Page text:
9. Give up comparisons.

You may or may not have something in common with the person practicing vigorously next to you. Do not expect your poses to look exactly the same way that other students' poses look. Besides, impressive as some of those demonstrations may be, you don’t know what is going on inside any of those other bodies. For all you know, those yogis have rotator cuff tears, repetitive motion injuries, or pain they are ignoring (and perhaps exacerbating by practicing that seemingly advanced pose). Who knows, some of them may have managed to get into their pose only by compromising their alignment or stability in some way. They may even be holding their breath!

Trust that the more advanced student is one who recognizes their own limitations, and practices the version of a pose that is appropriate for their body while maintaining their personal optimal alignment and breathing deeply. Be that student.

It may also be tempting to compare yourself with the person you were twenty years ago, who could have done the suggested adventurous pose with abandon. You can no longer do anything to help or hinder the person you used to be, but your actions today will have a direct impact on the person you will be tomorrow. Do your future self a service by respecting your limits as they are today.

10. Men: Patience and persistence will pay off.

Researchers have long-noted that women tend to be more flexible than men, a gender gap that is slight in preadolescence but increases toward seniority (when older women maintain greater range of motion in many joints than older men do). This difference may be due to a combination of muscle size, tendon elasticity, hormones, and the kinds of activities that men or women are more likely to engage in.

The fact that aging-related declines in flexibility appear to be joint-specific, with, for instance, the shoulder and trunk experiencing greater losses in range of motion than the elbows and knees, indicates that habitual joint usage patterns play a role in these losses.

Statistically, men tend to participate in more vigorous physical activities than women, do more strength-training activities, and play sports twice as much (or more) than women do. But muscle bulk, the wear-and-tear of repetitive movements, and the scar tissue that results from injuries may contribute to losses in flexibility.

Men’s comparative inflexibility is not a reason for them not to do yoga; rather, it makes yoga even more important. And the good news is that, when embarking on a program of stretching, men seem to make gains in range of motion at a similar rate to that of their female counterparts.

However, it’s important that they take things more slowly than they might be inclined to, and that they don’t expect themselves to be able to do everything their female neighbors in class are doing—at least not right away.


What all these tips encourage is viveka: a Sanskrit term for the prized quality of discernment and discrimination. Although certain physical aspects of yoga may be more challenging as we age, discernment may also be easier to come by.

At middle age and beyond, we may have an easier time discerning our goals, the kind of practices and teachers that are right for us, and the speed at which we may safely proceed. We may be able to better discriminate between the poses and movements that are of benefit to us and those we would be better off skipping, between what is right for another and what is right for us, and even between what was right for us 20 years ago and what is right for us now.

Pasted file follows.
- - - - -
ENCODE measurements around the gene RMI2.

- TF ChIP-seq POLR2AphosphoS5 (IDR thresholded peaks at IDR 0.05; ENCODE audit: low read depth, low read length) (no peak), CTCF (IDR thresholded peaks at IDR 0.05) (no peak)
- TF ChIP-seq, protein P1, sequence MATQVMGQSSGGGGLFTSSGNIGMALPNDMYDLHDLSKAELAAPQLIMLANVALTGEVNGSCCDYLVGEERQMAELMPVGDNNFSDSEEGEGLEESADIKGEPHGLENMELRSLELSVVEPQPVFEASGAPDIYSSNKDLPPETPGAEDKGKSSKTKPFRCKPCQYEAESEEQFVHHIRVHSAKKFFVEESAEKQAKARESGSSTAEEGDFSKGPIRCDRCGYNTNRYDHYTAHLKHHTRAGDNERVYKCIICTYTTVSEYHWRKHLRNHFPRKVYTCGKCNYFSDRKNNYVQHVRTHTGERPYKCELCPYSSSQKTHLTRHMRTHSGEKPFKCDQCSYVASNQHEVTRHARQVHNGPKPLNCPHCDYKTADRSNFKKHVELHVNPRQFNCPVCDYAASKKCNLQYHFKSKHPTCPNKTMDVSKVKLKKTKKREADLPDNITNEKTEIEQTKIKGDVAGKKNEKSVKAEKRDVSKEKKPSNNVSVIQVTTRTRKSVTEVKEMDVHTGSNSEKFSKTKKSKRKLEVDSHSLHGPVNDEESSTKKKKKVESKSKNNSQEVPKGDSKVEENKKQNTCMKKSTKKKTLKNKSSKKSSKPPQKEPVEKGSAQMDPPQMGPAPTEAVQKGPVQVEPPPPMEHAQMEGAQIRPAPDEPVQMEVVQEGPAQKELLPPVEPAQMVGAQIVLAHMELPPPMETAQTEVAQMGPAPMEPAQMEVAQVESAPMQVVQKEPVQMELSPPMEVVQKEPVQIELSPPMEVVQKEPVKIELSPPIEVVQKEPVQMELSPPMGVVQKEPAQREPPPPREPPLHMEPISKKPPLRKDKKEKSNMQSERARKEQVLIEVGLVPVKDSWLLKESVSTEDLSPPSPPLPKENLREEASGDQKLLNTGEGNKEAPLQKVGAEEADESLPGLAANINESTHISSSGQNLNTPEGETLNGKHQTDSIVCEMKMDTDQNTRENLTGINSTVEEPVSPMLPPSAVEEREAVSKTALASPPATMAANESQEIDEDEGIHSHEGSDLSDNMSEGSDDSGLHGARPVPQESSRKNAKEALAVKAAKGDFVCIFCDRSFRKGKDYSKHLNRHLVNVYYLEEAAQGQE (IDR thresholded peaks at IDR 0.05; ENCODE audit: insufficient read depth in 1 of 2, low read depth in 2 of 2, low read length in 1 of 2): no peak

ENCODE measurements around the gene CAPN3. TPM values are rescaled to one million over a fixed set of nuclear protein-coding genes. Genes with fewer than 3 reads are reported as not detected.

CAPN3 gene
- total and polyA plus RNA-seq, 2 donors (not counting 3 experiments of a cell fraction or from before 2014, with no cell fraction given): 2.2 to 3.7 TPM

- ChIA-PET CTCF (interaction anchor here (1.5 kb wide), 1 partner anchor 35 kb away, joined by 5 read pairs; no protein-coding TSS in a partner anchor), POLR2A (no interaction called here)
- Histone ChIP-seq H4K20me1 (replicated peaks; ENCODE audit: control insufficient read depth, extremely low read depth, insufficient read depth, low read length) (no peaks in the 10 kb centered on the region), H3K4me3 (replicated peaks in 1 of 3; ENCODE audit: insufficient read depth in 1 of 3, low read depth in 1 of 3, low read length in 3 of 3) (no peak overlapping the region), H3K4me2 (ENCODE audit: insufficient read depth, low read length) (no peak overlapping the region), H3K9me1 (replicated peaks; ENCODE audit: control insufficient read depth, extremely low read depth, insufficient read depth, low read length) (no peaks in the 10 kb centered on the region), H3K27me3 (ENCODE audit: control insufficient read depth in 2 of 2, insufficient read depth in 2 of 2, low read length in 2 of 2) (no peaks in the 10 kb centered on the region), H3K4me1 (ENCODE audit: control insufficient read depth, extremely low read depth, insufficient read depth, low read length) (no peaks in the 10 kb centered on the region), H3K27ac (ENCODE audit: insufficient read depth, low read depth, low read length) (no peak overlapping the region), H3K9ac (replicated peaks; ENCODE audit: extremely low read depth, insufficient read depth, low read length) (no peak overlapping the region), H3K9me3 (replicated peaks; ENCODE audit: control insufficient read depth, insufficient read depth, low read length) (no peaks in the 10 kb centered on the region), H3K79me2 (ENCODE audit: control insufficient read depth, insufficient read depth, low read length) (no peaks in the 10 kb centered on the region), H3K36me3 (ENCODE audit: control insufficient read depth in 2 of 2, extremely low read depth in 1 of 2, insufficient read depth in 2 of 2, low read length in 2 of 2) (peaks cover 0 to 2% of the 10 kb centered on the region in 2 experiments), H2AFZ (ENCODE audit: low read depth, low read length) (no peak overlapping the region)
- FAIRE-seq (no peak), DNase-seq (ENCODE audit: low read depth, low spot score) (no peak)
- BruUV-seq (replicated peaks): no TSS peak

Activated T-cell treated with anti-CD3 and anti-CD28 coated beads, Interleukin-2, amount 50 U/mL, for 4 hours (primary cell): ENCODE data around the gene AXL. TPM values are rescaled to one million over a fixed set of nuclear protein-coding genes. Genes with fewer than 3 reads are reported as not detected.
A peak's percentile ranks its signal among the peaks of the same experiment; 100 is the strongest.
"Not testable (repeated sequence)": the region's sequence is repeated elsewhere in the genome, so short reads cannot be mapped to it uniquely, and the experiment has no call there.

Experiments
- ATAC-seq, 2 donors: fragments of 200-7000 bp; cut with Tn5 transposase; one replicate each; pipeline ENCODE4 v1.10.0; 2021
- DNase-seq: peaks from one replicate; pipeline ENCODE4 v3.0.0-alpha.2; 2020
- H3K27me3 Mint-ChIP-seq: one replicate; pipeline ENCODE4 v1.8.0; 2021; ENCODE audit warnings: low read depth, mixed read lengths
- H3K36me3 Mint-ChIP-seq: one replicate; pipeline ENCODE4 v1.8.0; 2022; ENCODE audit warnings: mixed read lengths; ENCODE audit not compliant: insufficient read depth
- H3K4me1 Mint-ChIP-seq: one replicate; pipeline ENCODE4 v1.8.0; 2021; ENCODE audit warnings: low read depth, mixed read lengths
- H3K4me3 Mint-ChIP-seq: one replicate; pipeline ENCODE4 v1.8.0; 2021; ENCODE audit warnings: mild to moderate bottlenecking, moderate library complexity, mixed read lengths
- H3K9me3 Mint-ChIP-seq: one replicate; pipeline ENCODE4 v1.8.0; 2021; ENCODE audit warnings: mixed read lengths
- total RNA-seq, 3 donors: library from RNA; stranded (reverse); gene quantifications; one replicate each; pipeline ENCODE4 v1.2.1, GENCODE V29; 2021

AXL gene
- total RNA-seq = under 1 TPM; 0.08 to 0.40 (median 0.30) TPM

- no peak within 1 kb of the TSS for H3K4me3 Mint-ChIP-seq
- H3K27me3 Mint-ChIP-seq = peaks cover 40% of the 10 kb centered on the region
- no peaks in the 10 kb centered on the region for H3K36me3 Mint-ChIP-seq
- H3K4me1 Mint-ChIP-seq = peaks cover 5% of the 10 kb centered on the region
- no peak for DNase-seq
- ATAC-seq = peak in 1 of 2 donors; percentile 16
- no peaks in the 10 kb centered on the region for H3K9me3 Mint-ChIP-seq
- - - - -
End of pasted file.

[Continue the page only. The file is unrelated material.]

If we apply this earned wisdom to our yoga practices, it will not only help to keep us safe, but it will also serve as a signal to others.

Every time we stay in a less extreme version of a pose, or take a break when we need it, we model to younger, more ambitious practitioners a kinder way of practicing. We tell another story about what yoga can be. Through the self-awareness and self-care that infuses our actions—and at times our inaction—we become arrows that point inward instead of outward.

Essential Oils Class with Leta

Fall Essentail Oils Class.jpg

Hey guys!

I'll be offering a free essential oils class this month over at Alex's office in Sand Springs. We're going to talk about how essential oils can help you find your focus for the new school year. Whether you're in the classroom, supporting a student. or working on your own projects this is a great time of year to refine your focus and help yourself get to work!

I'll be highlighting a couple of specific doTERRA oils that can help you focus, concentrate, get better sleep, help with memory support, and so much more. I hope you can come join us for a fun evening - call to reserve your spot at (918) 246-5808. See you there!

- Leta (The Yogi)

For Bad Backs, It May Be Time to Rethink Biases About Chiropractors

This article was past on to me and I thought every one should see what we already know. Chiropractic WORKS.

Thanks for reading.

- Dr. Alex (The Doc)


Written By: Aaron E. Carroll


Spinal manipulation or physical therapy such as heat and stretches (above) seem as effective as traditional approaches to help lower back pain. Credit Joshua Bright for The New York Times

About two of every three people will probably experience significant low back pain at some point. A physician like me might suggest any number of potential treatments and therapies. But one I never considered was a referral for spinal manipulation.

It appears I may have been mistaken. For initial treatment of lower back pain, it may be time for me (and other physicians) to rethink our biases.

Spinal manipulation — along with other less traditional therapies like heat, meditation and acupuncture — seems to be as effective as many other more medical therapies we prescribe, and as safe, if not safer.

Most back pain resolves over time, so interventions that focus on relief of symptoms and allow the body to heal are ideal. Many of these can be nonpharmacological in nature, like the work done by chiropractors or physical therapists.